Central heating is a great invention and radiators generally do a good job of pumping out heat into a room. Sometimes however due to the layout of the room or positioning of the radiator it doesn’t quite work as well as it could. I have a room like this and decided to go for a bit of a DIY solution.
My kitchen and dining room are one and also open to the stairs and landing. With only one big raditor in the whole space most of the heat tends to rise and go up the stairs rather than circulating in the rooms, meaning it always feels chilly. There are various commercial radiator boosters available but some reviews say they are noisy and they all sit on top of the radiator which would mean moving it everytime I closed the curtains. So I decided to design and build my own.
Take a standard quick PC fan, mount it to the bottom of the radiator, create a duct to direct the air across the floor and build a circuit to turn it on automatically when the radiator gets warm.
Rather conveniently the gap between the front and back panels of the double radiator is just over 80mm meaning a standard PC fan will fit nicely. I bought a Be Quiet Silentwings Pure 80mm fan like this one from ebuyer which turned out to be pretty much silent when running.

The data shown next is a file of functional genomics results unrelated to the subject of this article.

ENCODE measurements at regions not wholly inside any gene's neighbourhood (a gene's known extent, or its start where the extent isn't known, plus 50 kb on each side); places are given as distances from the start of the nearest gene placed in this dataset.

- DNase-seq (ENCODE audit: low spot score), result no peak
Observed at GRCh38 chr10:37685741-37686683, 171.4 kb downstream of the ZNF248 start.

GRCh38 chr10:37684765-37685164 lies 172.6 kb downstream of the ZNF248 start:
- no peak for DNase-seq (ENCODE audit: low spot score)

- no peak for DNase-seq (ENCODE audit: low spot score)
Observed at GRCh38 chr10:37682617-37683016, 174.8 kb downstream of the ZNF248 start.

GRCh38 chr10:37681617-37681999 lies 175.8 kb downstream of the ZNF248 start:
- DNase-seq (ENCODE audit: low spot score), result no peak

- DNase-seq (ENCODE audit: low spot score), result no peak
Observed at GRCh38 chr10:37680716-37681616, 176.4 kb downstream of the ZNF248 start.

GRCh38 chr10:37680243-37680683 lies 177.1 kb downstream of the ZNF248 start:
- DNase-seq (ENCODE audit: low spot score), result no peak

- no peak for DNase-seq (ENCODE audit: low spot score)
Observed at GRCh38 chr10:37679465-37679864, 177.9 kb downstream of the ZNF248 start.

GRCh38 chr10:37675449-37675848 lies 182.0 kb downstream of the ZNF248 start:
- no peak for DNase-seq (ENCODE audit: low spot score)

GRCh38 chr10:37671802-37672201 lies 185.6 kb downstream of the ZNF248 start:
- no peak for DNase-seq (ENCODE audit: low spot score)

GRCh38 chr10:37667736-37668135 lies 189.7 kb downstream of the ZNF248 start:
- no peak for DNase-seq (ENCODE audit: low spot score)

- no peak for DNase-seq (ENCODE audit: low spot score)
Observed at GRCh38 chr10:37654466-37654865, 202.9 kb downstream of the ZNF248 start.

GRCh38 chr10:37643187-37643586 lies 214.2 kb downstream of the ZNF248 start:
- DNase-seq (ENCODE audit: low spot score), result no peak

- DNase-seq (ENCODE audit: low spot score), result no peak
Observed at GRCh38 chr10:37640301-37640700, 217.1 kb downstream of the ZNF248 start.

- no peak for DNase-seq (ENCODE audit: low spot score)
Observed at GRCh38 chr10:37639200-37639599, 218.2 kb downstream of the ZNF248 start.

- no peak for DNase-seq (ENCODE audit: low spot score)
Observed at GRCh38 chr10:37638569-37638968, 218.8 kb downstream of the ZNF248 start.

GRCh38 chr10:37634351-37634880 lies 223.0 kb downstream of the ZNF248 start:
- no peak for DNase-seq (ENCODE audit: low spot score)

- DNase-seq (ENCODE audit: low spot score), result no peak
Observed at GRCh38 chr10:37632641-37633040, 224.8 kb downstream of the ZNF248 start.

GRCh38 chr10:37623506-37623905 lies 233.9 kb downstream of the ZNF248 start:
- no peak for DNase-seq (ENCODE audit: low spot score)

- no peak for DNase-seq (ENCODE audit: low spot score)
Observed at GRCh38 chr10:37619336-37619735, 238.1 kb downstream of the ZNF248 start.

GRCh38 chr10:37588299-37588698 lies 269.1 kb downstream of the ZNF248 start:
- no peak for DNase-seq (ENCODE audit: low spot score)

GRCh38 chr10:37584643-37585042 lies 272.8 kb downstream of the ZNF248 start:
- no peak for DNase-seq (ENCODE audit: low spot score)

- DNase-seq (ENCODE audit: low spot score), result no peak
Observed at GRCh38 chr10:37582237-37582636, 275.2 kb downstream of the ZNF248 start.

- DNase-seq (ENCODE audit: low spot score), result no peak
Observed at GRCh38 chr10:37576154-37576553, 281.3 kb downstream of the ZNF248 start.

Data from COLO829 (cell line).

I needed a circuit that would switch on the 12V fan when the radiator warmed up and turn it off again when it cooled down. I could have gone down the microcontroller route to do this, but it seemed like a fairly simple circuit with a temperature sensor and a relay should be able to do the job. After some time googling I found exactly what I needed. This site has done an excellent job of describing how to make a temperature controlled relay using a few basic electronics componets. There are kits for sale, but I chose to just buy the components and assemble them on some strip board.
Initially I was planning on using some thin plywood or something similar for the ducting. However a few members of the hackspace have 3D printers and kindly offered to print something for me. So following on from a talk given at the hackspace some months ago about how to use openscad I decided to try and design a 3D printable enclosure.
It took a couple of attempts to get something that was printable, but with the help and advice of other members I managed to design a nice curved duct with some fins and small box to mount the electronics in. The design is available on thingiverse.
Putting it all together
With all the parts made and colder weather fast approaching I assembled everything and wired it up using and old 12V power supply I had lying around. Tuning the temperature at which the fan comes on is as simple as adjusting the potentiometer on the circuit board. The fan doesn’t blast hot air out like a fan heater does, but it does produce a gentle breeze of warm air across the floor. Whether it has made a huge difference is hard to tell so far but I don’t think it can hurt.